NPR

By Matthew Balan | October 17, 2012 | 6:20 PM EDT

Julie Rovner, NPR's resident ObamaCare flack, failed to include any conservatives experts for her report on Medicare on Tuesday's All Things Considered . Rovner played two sound bites each from Drew Altman of the Kaiser Family Foundation and from MIT's Jonathan Gruber, whom the Washington Post named the Democratic Party's "most influential health-care expert." She didn't mention either individual's liberal affiliations.

The closest that the correspondent got to mentioning their left-of-center politics is when she pointed out how Gruber "likes the way the Affordable Care Act takes on Medicare with a variety of approaches."

By Brent Baker | October 13, 2012 | 4:21 PM EDT

Bill Maher likes to deride conservatives for living “inside a bubble” where they consume news from only those with whom they agree and so are unaware of the “facts,” but he could just as well be describing the insular world of himself or others in the liberal media.

Case in point: An NPR and Washington Post contributor who spends her days reading left-wing magazines and watching MSNBC, to the exclusion of any conservative news sources, so much so that she conceded: “My 14-year-old daughter can rattle off the entire MSNBC line-up, so that should tell you something about our household viewing habits.”

By Rich Noyes | September 19, 2012 | 7:56 AM EDT

Since September 2, NewsBusters has been showcasing the most egregious bias the Media Research Center has uncovered over the years — four quotes for each of the 25 years of the MRC, 100 quotes total — all leading up to our big 25th Anniversary Gala next week.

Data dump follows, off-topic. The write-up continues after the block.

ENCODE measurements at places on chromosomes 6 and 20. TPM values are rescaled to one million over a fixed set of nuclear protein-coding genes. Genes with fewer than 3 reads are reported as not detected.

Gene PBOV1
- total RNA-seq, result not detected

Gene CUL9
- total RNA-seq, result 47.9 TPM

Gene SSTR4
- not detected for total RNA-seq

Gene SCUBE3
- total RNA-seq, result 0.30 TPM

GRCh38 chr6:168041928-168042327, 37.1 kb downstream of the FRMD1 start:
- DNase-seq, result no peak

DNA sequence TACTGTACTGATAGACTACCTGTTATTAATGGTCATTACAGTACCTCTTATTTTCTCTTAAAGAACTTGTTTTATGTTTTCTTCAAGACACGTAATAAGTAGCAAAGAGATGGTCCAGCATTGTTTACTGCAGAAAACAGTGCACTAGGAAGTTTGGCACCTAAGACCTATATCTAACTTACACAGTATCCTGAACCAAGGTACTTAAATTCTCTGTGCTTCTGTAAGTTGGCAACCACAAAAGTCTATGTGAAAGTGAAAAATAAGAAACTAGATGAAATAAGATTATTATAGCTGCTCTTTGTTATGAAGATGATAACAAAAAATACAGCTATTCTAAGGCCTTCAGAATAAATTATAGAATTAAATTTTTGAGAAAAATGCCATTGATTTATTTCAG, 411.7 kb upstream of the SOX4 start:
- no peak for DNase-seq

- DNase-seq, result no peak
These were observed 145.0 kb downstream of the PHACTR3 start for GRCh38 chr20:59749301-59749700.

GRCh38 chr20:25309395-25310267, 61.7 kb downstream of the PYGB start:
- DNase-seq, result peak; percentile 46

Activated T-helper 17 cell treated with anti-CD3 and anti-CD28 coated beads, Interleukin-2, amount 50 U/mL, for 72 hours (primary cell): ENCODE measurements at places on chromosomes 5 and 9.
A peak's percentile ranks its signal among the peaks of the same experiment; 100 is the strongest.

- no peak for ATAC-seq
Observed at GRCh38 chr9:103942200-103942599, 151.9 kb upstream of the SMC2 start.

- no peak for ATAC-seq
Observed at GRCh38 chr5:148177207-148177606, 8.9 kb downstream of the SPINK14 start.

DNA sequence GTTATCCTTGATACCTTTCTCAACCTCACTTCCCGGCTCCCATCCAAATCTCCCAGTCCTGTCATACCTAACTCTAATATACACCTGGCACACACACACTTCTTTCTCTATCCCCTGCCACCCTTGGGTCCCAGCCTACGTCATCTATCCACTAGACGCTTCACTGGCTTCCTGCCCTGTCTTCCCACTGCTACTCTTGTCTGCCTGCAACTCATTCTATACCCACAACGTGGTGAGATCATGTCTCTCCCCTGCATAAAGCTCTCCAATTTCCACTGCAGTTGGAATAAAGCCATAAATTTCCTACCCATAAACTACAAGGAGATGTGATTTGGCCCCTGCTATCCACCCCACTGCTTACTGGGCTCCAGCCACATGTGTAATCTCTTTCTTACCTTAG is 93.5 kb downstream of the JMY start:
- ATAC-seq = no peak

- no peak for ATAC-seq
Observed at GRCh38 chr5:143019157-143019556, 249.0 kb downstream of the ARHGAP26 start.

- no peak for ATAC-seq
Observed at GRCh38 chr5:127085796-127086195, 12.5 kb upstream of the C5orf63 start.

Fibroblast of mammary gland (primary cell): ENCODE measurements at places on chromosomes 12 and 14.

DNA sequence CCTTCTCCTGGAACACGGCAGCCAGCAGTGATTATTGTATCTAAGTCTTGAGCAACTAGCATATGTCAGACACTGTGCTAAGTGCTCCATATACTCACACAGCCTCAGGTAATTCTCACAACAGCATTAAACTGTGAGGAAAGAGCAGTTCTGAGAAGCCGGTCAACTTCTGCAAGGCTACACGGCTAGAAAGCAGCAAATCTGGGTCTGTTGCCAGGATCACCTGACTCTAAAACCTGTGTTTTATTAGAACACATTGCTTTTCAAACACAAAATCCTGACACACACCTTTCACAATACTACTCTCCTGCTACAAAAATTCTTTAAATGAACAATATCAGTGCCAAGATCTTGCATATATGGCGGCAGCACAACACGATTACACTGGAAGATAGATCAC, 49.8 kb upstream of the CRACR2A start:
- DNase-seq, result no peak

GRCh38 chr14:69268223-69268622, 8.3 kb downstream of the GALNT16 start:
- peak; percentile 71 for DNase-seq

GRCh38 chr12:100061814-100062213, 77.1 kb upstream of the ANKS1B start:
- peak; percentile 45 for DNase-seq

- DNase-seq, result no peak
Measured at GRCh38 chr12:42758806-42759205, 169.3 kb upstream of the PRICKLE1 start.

Click here for blog posts recounting the worst of 1988 through 2004. Today, the worst bias of 2005: NBC’s Brian Williams equates America’s Founding Fathers with the zealots running Iran; ex-New York Times editor Howell Raines goes on a post-Katrina rant about the human carnage caused by the Bush administration’s “churchgoing populism,” and Ted Turner tries to defend North Korean dictator Kim Jong-Il . [Quotes and video below the jump.]

By Tim Graham | September 15, 2012 | 9:48 AM EDT

On Thursday’s All Things Considered, NPR anchor Melissa Block announced it was time to mark the anniversary of Occupy Wall Street protests. “One year later, the tent camps are gone. So what's happened to the movement and the people who joined it?” Question: If it failed utterly, why celebrate the anniversary?

For "reflections" on the state of this amorphous radical movement, Block interviewed two Occupiers NPR had previously interviewed when the protests were most heavily celebrated by the media. She had no conservative questions (or critical guests). At least, Occupy Boston activist Jason Potteiger has a sense of humor about it, telling NPR it was a failed political Woodstock: